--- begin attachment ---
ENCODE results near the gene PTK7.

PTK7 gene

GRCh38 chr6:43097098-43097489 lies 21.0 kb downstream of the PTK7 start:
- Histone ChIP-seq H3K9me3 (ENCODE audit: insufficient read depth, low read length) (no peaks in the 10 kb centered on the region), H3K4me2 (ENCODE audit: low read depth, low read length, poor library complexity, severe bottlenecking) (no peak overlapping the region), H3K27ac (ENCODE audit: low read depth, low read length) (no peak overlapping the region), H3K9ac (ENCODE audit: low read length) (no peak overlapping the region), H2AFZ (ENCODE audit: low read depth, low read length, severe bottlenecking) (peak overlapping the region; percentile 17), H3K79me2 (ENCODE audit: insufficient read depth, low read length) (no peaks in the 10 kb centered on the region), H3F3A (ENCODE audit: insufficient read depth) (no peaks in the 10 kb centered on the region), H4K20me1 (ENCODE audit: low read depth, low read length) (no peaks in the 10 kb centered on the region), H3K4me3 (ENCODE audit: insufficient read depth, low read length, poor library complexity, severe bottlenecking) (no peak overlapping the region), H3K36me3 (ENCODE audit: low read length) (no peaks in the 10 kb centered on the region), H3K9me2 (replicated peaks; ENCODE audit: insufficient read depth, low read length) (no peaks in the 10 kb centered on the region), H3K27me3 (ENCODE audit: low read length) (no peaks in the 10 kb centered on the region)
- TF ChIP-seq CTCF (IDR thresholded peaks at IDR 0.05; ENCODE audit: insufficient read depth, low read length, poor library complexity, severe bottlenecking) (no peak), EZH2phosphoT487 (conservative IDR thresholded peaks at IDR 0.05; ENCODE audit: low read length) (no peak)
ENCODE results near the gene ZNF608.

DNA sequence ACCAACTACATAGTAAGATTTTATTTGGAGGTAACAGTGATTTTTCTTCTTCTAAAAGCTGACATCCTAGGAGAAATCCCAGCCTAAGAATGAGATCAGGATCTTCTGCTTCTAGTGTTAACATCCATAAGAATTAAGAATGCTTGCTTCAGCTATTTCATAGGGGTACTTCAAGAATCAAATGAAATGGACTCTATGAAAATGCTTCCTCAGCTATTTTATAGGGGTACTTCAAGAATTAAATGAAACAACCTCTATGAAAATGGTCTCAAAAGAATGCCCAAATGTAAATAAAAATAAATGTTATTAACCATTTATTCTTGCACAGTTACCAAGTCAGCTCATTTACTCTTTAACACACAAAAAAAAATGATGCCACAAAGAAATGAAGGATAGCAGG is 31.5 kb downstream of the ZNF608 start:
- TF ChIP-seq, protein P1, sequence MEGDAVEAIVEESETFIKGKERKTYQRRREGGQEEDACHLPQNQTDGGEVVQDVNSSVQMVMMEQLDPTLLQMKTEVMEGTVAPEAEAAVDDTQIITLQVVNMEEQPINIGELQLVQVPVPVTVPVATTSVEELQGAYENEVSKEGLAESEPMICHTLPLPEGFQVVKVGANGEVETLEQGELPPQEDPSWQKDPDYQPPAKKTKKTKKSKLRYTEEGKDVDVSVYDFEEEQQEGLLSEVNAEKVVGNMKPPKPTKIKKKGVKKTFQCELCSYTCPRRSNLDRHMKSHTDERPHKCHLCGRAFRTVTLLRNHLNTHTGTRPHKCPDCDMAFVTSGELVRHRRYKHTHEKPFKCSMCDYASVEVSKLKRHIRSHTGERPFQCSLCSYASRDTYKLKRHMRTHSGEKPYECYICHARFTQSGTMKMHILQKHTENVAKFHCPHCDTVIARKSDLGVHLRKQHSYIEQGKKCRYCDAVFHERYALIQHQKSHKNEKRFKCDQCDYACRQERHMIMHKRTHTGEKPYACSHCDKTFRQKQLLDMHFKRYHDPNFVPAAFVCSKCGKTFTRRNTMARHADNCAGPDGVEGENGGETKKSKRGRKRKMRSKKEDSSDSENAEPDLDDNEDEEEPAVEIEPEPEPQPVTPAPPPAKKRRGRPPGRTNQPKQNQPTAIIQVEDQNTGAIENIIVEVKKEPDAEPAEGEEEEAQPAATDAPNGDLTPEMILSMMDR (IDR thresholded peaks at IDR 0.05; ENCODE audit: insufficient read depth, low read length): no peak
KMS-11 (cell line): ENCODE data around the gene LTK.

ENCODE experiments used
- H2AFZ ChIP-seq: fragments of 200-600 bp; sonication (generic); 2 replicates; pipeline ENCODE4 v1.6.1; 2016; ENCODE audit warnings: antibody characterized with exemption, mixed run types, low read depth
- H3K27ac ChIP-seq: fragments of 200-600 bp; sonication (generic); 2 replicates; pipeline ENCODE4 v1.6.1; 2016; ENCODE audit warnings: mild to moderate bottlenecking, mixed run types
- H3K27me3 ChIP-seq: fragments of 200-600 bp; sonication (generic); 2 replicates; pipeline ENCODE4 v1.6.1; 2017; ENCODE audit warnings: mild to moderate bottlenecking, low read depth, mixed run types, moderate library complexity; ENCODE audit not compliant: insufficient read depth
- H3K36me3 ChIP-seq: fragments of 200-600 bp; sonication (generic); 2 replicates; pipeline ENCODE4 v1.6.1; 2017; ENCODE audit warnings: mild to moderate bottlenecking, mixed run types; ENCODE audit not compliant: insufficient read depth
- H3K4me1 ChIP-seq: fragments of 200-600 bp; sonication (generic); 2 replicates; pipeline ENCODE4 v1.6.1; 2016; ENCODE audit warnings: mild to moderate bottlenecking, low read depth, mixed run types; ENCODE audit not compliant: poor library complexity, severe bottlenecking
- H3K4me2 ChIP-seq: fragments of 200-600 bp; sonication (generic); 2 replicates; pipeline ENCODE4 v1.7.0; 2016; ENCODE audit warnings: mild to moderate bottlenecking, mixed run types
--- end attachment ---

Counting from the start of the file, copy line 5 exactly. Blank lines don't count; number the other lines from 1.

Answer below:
- TF ChIP-seq CTCF (IDR thresholded peaks at IDR 0.05; ENCODE audit: insufficient read depth, low read length, poor library complexity, severe bottlenecking) (no peak), EZH2phosphoT487 (conservative IDR thresholded peaks at IDR 0.05; ENCODE audit: low read length) (no peak)